Blog Post #548

Blog Post #548 The “Non-Christmas Carol”

This time of year, we hear the “Christmas Carol” Good King Wenceslas on the radio.  

The lyrics go:

Good King Wenceslas looked out
On the feast of Stephen
When the snow lay round about
Deep and crisp and even
Brightly shone the moon that night
Though the frost was cruel
When a poor man came in sight
Gath’ring winter fuel

“Bring me flesh and bring me wine
Bring me pine logs hither
Thou and I will see him dine
When we bear him thither.”
Page and monarch forth they went
Forth they went together
Through the rude wind’s wild lament
And the bitter weather

In his master’s steps he trod
Where the snow lay dinted
Heat was in the very sod
Which the Saint had printed
Therefore, Christian men, be sure
Wealth or rank possessing
Ye who now will bless the poor
Shall yourselves find blessing

So, we see the King and his page looked out of the castle on December 26 (the feast of Stephen).  The snow is deep. It was cold (“the frost was cruel”). The moon was full (or near full). The wind was fierce (“the rude wind’s wild lament”).  We might call the evening a blizzard, although the snow was not currently falling (the moon was out). And, into those conditions, a poor man is gathering wood.  

One can surmise that the poor man (probably a peasant) had used all of his fuel on this bitterly cold night and needed to have more wood for his fireplace – or possibly die.  

I have lived in South Dakota where our actual temperature was occasionally in the minus twenty range.  If you factor in the wind chill (across the Great Plains of the United States, there is little to stop the wind), it was probably in the minus thirty to minus 40 range.  The record lows for parts of South Dakota are in the minus 50 range. The wind can blow ‘right through you’.

This poor man was very needful to gather wood on such a night.

Wikipedia indicates that Wenceslas lived in the 10th century, but the song was written in 1853!  Wenceslas was considered as an ideal monarch (that is a ‘good’ king). In Wikipedia, we see this: “Several centuries later the legend was claimed as fact by Pope Pius II, who himself also walked ten miles barefoot in the ice and snow as an act of pious thanksgiving.  [I think I might be able to walk ten miles – but barefoot in the ice and snow – no way!!!] The song seems to indicate that where Wenceslas walked, his footprints melted the snow – so many he could walk ten miles in the ice and snow!!  Wenceslas was assassinated by his wicked brother, Boleslaw the Bad.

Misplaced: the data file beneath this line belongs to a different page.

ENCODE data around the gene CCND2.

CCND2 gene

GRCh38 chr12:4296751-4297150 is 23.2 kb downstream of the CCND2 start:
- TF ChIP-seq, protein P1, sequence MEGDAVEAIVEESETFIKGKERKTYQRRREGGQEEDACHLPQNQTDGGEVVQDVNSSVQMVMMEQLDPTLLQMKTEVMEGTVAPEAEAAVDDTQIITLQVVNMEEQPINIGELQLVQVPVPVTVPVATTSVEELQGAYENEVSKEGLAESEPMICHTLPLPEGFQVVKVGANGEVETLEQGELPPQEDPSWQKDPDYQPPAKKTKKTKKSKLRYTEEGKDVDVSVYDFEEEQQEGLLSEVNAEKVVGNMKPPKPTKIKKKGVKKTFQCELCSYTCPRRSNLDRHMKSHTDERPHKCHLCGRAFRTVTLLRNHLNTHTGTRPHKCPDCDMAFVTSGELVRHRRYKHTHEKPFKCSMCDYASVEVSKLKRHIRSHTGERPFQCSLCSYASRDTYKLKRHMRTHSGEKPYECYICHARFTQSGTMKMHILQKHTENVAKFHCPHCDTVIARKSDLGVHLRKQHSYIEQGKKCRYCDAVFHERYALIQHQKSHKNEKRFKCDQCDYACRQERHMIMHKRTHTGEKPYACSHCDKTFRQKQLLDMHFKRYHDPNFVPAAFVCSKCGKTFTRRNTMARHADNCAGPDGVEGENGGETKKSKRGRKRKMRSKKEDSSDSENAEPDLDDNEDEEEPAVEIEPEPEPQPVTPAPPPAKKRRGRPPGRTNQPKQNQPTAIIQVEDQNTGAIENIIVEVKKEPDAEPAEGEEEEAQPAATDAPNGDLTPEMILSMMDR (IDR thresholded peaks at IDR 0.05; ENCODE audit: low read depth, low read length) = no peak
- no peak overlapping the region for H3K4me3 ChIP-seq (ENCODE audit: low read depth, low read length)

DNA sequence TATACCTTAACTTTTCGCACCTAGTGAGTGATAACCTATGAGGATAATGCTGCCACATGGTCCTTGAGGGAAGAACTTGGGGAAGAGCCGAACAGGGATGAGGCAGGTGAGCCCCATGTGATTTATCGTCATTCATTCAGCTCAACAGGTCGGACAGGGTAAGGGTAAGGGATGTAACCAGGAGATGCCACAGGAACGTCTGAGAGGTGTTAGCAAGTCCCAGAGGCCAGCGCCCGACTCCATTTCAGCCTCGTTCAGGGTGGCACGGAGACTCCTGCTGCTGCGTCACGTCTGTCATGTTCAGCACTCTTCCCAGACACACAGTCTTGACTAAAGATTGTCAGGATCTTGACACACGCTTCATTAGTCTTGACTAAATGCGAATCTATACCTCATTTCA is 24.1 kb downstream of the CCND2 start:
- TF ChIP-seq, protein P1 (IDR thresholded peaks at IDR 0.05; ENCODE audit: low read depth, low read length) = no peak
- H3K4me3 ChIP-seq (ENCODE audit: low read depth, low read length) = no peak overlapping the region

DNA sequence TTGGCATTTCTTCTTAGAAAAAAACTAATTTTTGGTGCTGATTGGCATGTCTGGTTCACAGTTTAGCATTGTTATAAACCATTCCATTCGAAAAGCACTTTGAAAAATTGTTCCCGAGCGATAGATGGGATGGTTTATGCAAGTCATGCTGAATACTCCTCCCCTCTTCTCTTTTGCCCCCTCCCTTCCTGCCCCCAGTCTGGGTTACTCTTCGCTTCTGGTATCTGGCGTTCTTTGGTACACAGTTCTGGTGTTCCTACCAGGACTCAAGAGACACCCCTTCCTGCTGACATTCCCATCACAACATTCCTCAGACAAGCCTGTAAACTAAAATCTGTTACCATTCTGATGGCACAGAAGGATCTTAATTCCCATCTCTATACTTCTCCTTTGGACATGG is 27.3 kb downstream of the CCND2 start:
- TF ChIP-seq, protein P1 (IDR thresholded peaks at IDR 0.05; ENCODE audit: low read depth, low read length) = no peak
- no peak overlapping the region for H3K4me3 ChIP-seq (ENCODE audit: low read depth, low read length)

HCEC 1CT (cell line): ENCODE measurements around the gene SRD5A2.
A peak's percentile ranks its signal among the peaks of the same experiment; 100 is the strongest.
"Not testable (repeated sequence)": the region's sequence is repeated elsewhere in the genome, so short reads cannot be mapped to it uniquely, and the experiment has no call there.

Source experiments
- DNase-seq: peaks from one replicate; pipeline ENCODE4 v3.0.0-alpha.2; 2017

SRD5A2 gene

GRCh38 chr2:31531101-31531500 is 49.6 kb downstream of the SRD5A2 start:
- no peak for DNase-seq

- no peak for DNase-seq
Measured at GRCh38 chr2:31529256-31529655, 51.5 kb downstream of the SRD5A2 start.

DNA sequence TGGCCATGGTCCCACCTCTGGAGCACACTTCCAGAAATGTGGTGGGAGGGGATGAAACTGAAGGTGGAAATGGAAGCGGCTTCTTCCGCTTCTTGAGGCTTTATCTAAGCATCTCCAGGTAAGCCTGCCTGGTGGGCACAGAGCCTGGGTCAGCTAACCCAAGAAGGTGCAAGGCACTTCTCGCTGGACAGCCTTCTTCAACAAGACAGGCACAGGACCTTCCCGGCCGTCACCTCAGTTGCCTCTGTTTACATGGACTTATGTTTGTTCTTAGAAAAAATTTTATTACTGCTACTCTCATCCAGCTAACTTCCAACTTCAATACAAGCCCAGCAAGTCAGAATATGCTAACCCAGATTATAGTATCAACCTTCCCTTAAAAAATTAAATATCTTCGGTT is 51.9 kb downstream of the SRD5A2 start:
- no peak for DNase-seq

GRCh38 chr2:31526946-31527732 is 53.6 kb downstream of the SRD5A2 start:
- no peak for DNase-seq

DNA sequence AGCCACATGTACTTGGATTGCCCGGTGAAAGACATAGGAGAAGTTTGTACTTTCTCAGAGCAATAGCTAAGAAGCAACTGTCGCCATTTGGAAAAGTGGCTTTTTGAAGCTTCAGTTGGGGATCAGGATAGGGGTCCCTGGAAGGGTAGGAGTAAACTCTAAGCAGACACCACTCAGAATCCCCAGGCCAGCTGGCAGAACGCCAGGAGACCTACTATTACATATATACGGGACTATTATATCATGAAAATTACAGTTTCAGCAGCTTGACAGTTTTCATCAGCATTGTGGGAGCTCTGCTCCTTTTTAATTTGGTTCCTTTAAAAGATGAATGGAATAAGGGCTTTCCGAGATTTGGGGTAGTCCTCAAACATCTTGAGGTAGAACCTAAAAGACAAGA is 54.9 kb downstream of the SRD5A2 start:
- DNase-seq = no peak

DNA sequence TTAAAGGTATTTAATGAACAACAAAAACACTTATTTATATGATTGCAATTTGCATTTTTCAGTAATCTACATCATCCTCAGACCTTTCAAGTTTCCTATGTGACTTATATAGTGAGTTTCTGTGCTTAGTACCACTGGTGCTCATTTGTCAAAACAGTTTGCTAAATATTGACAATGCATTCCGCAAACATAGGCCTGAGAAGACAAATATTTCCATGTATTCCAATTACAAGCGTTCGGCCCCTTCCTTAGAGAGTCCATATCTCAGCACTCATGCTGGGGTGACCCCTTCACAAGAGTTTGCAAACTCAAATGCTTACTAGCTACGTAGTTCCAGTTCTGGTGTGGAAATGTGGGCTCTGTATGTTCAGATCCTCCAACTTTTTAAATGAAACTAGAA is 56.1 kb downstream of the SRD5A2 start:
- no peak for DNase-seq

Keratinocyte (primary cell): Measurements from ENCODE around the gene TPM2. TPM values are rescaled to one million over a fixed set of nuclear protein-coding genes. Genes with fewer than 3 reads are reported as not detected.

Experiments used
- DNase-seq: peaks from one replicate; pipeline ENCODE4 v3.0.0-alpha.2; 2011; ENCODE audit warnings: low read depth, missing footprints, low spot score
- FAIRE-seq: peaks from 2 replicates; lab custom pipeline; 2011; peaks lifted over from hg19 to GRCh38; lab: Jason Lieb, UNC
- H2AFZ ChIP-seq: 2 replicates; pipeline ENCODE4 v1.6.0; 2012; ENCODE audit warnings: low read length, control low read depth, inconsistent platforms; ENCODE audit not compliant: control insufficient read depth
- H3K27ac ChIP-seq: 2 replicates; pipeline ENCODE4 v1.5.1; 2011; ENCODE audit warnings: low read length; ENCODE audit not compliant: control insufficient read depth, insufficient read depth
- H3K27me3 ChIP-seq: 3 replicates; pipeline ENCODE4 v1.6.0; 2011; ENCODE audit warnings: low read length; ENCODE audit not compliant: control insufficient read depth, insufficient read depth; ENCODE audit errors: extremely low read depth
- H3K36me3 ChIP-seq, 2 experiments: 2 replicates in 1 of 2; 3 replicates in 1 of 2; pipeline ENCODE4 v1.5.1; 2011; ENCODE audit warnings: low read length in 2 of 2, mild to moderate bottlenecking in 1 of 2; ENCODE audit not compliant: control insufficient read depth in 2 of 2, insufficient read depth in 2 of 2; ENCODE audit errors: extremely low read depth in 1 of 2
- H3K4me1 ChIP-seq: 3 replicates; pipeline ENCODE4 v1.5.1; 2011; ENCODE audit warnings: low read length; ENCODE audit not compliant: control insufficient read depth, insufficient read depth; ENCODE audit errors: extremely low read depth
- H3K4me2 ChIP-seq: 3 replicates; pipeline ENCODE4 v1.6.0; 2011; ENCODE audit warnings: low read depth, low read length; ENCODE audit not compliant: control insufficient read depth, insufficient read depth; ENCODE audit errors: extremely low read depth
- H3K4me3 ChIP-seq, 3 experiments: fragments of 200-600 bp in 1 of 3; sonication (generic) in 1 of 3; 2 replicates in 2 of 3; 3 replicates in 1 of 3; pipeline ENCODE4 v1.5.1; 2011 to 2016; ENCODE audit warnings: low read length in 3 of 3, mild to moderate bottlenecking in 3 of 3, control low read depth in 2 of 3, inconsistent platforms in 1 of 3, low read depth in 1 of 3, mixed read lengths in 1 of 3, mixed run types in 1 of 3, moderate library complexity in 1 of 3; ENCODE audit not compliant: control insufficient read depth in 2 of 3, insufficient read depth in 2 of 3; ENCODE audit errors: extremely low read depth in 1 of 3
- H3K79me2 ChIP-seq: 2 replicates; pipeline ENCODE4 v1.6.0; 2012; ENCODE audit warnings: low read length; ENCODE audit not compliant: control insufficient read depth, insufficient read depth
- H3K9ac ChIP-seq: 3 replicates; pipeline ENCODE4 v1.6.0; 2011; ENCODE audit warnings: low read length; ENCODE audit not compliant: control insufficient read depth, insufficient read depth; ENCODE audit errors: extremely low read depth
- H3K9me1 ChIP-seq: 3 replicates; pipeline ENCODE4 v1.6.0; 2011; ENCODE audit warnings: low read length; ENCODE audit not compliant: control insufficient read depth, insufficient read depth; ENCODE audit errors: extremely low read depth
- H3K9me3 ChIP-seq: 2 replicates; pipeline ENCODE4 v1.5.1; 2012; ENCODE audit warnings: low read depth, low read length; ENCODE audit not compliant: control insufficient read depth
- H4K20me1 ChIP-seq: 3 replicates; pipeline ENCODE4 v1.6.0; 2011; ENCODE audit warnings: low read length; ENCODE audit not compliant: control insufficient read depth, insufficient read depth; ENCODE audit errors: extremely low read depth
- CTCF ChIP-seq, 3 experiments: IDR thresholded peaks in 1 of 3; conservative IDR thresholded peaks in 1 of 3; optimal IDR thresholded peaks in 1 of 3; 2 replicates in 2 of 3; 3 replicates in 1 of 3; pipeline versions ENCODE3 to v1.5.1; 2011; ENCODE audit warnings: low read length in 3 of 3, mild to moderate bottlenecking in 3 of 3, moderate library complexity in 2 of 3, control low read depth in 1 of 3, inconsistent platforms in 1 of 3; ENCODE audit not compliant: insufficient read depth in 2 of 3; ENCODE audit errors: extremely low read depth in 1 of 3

But the moral of the song is in the third stanza:

Therefore, Christian men, be sure
Wealth or rank possessing
Ye who now will bless the poor
Shall yourselves find blessing

If you are rich or have a high rank – take care of the poor; with that, you too shall be blessed.

So, here we have a “Christmas” song, not talking of the birth of Jesus, taking place on the day after Christmas, about a good king, written maybe 700 years after Wenceslas lived, with no angels, no shepherds, and no baby in a manger – telling us to help the poor.  

I’m embarrassed writing this blog.  I walked past a Salvation Army Red Kettle bell ringer the other day and didn’t put anything in the kettle.  I know in the past my wife (who handles most of our finances) has made contributions to the Salvation Army and I should have checked with her.  [By-the-way, my personal opinion is that the Salvation Army is a solid, well-run charity with close to 100% of the income given for services to the poor.]  I also past a homeless man (or I assume he was) on a street corner with a sign asking for “Anything will help”.

Lesson for me (and maybe for you) – take care of the poor, the needy!!  Have you done that?  (I haven’t and need to) And … there is a promise there too – if you help the poor, you too shall have a blessing!!!


Posted by Bruce White

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